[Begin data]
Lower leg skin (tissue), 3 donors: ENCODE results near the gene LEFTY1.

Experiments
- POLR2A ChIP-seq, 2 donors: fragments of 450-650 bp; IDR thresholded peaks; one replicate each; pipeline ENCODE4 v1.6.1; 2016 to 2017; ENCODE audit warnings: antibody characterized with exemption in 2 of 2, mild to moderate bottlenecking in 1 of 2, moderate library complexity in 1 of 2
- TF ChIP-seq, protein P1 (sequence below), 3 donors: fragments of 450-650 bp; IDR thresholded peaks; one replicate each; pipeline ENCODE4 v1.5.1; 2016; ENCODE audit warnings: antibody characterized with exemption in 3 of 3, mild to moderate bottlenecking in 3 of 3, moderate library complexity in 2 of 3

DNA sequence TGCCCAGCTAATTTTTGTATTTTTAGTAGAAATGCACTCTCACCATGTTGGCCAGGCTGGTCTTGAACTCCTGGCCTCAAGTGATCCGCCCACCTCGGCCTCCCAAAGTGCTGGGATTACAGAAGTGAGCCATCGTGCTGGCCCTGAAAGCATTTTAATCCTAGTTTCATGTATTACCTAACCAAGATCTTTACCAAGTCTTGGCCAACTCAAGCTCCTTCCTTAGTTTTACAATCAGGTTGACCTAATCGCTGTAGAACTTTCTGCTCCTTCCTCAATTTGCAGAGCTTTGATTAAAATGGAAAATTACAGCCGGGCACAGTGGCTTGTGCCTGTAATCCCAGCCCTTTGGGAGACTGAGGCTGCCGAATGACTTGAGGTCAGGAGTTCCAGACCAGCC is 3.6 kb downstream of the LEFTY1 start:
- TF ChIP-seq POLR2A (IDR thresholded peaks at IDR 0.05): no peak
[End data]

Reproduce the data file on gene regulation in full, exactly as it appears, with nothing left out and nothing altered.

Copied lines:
Lower leg skin (tissue), 3 donors: ENCODE results near the gene LEFTY1.

Experiments
- POLR2A ChIP-seq, 2 donors: fragments of 450-650 bp; IDR thresholded peaks; one replicate each; pipeline ENCODE4 v1.6.1; 2016 to 2017; ENCODE audit warnings: antibody characterized with exemption in 2 of 2, mild to moderate bottlenecking in 1 of 2, moderate library complexity in 1 of 2
- TF ChIP-seq, protein P1 (sequence below), 3 donors: fragments of 450-650 bp; IDR thresholded peaks; one replicate each; pipeline ENCODE4 v1.5.1; 2016; ENCODE audit warnings: antibody characterized with exemption in 3 of 3, mild to moderate bottlenecking in 3 of 3, moderate library complexity in 2 of 3

DNA sequence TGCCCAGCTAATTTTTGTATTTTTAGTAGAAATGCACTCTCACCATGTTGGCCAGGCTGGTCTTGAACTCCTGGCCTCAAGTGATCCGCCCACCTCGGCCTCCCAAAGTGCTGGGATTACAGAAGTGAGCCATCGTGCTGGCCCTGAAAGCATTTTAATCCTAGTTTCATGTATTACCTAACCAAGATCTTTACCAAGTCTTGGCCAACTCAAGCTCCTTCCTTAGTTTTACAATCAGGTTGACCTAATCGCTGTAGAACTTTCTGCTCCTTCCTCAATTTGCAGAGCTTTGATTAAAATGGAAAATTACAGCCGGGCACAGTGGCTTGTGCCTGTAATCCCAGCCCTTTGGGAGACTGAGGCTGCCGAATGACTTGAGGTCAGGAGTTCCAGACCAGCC is 3.6 kb downstream of the LEFTY1 start:
- TF ChIP-seq POLR2A (IDR thresholded peaks at IDR 0.05): no peak